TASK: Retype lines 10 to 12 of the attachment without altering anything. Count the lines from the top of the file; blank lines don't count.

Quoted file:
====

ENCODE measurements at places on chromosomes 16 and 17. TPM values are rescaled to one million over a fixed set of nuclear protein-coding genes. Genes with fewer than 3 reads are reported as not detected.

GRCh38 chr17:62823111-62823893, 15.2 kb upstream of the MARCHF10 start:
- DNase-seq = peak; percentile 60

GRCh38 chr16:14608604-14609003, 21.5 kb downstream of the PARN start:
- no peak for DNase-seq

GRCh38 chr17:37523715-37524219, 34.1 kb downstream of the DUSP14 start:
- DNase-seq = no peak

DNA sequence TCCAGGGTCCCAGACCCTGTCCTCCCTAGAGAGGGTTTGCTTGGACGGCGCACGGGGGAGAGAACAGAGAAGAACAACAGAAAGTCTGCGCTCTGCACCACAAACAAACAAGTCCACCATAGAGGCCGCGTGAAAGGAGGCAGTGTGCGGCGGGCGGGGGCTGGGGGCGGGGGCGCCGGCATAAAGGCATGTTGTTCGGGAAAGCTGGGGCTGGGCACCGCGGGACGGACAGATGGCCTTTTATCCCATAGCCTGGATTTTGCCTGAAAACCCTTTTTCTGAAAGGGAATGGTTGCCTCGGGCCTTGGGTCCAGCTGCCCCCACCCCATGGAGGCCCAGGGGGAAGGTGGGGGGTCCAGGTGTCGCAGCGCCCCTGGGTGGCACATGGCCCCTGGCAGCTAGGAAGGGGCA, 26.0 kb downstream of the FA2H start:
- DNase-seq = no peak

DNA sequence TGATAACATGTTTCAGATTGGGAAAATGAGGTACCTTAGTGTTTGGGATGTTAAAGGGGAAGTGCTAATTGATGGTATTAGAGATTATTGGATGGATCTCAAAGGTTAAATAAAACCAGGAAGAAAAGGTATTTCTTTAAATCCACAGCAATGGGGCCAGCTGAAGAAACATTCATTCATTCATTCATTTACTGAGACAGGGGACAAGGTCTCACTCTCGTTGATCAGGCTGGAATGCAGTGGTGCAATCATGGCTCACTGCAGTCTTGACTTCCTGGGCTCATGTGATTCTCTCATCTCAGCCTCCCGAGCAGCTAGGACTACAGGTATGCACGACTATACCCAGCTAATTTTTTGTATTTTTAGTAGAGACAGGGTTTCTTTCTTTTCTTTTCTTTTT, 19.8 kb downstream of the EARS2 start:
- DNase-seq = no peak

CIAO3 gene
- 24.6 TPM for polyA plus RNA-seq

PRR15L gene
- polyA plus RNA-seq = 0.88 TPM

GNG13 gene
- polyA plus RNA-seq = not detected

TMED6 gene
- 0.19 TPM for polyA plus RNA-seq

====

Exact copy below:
DNA sequence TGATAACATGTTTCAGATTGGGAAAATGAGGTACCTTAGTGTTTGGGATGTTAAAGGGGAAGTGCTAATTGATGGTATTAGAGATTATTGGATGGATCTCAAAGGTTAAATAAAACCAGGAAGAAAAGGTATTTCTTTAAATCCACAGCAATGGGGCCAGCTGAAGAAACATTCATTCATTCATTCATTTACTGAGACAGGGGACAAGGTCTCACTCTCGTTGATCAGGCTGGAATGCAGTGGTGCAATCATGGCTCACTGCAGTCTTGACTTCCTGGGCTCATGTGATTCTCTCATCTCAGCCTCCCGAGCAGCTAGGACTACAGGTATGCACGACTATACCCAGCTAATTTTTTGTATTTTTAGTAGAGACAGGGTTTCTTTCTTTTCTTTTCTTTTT, 19.8 kb downstream of the EARS2 start:
- DNase-seq = no peak

CIAO3 gene